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The Very Dark Side of Internal Capital Markets: Evidence from Diversified Business Groups in Korea


  • Lee, Sangwoo
  • Park, Kwangwoo
  • Shin, Hyun-Han


This paper examines the capital allocation within Korean chaebol firms during the period from 1991 to 2000. We find strong evidence that, during the pre-Asian financial crisis period in the early 1990's, poorly performing firms with less investment opportunities invest more than well-performing firms with better growth opportunities. We also find the evidence of cross-subsidization among firms in the same chaebol group during the pre-crisis period. It appears that the existence of the "dark" side of internal capital markets explains most part of this striking phenomenon where "tunneling" practice has been common during the pre-crisis period. However, the inefficient capital allocation seems to disappear after the crisis as banks gain more power and market disciplines inefficient chaebol firms.

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  • Lee, Sangwoo & Park, Kwangwoo & Shin, Hyun-Han, 2005. "The Very Dark Side of Internal Capital Markets: Evidence from Diversified Business Groups in Korea," CEI Working Paper Series 2005-7, Center for Economic Institutions, Institute of Economic Research, Hitotsubashi University.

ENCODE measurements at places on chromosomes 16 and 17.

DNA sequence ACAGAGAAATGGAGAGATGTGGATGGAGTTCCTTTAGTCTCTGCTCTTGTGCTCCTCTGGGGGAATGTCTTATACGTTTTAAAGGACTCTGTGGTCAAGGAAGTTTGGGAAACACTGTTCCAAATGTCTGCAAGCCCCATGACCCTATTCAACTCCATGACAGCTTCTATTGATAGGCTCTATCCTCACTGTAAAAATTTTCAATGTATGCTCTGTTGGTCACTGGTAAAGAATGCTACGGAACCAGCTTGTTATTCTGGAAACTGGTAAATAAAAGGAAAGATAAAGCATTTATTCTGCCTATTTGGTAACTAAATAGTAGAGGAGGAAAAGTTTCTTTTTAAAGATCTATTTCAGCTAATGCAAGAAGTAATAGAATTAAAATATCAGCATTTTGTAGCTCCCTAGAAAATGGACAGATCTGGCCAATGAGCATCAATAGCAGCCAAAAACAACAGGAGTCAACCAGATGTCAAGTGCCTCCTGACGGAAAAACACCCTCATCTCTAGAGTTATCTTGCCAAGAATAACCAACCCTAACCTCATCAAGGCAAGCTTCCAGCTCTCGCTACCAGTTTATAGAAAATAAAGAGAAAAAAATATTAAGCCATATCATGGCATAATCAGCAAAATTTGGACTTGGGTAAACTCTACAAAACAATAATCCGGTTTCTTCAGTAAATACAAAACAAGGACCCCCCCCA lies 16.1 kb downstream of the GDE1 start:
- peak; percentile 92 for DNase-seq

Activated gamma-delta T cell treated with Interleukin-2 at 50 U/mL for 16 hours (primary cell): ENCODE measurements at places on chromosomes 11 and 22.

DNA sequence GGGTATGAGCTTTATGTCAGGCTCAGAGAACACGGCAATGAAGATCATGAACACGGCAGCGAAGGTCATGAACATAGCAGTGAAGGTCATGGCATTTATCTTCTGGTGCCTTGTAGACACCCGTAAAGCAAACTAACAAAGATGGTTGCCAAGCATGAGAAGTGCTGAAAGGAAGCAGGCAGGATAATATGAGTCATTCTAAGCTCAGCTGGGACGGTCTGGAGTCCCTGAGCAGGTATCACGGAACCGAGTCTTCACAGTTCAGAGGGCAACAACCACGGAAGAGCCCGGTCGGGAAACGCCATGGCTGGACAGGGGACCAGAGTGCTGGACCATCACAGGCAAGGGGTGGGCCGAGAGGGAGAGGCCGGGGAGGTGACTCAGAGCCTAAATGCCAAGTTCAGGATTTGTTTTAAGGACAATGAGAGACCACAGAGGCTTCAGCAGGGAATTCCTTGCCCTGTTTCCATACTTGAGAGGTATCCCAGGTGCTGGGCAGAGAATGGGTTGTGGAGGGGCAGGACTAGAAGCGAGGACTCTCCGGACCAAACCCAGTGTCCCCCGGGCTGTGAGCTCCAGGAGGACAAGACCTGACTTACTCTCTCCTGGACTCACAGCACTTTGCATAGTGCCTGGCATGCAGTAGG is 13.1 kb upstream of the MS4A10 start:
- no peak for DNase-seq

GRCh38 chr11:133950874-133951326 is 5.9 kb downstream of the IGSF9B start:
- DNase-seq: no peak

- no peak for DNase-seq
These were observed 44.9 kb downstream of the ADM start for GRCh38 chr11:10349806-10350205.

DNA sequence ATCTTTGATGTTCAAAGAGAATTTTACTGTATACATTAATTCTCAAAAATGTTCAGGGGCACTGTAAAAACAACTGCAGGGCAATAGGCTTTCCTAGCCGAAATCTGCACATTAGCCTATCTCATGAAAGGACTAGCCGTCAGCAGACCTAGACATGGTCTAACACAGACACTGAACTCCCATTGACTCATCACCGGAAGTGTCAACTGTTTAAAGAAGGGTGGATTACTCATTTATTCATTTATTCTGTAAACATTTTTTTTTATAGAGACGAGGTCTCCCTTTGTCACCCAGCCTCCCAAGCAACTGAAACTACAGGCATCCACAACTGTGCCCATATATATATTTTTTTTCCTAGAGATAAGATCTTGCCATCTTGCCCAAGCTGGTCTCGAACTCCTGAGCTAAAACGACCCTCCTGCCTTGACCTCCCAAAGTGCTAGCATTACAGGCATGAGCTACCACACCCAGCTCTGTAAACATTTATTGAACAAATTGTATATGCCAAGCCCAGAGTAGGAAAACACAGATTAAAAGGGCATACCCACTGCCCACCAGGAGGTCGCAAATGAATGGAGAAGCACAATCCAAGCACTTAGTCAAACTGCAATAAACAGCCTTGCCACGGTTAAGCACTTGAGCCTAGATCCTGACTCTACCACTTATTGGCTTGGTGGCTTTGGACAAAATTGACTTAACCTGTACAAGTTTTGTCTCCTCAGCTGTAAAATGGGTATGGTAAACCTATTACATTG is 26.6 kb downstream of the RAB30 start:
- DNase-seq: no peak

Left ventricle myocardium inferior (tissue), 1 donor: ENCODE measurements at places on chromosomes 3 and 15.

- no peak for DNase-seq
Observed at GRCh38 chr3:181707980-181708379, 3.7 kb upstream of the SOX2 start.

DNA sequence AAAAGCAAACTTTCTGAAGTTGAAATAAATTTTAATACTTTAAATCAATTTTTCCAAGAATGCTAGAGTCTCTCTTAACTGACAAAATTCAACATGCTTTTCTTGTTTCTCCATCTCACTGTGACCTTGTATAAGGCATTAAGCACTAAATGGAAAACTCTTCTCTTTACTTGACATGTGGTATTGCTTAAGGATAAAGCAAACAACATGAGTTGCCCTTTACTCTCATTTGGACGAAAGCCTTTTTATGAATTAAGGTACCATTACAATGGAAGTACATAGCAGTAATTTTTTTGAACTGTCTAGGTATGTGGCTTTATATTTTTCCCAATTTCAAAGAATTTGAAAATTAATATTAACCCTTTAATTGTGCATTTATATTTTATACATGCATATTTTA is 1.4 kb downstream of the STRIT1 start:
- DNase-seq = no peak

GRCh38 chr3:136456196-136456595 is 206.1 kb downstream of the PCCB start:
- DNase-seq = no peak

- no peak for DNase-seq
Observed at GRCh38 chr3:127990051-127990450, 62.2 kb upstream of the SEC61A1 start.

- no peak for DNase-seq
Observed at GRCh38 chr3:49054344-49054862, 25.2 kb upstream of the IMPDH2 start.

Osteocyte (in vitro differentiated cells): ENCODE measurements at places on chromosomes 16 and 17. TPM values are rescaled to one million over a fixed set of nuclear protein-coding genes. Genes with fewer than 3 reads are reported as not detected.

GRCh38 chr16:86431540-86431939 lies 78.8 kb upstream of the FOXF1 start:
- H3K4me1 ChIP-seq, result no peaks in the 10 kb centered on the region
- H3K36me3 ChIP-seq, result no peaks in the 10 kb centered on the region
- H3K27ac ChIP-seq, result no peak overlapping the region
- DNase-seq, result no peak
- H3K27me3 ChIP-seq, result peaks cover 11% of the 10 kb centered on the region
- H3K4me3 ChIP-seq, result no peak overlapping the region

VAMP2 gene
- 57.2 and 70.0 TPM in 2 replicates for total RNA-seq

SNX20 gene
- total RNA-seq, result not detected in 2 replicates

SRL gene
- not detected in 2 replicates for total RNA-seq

• Handle: RePEc:hit:hitcei:2005-7 Note: This Version: May 8, 2005

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    1. Ferris, Stephen P. & Kim, Kenneth A. & Kitsabunnarat, Pattanaporn, 2003. "The costs (and benefits?) of diversified business groups: The case of Korean chaebols," Journal of Banking & Finance, Elsevier, vol. 27(2), pages 251-273, February.
    2. Kim, Kevin Y. & Park, Kwangwoo & Ratti, Ronald A. & Shin, Hyun-Han, 2004. "Do Main Banks Extract Rents from Their Client Firms? Evidence from Korean Chaebol," Hitotsubashi Journal of Economics, Hitotsubashi University, vol. 45(1), pages 15-45, June.
    3. Ramon Moreno, 1998. "What caused East Asia's financial crisis?," FRBSF Economic Letter, Federal Reserve Bank of San Francisco, issue aug7.
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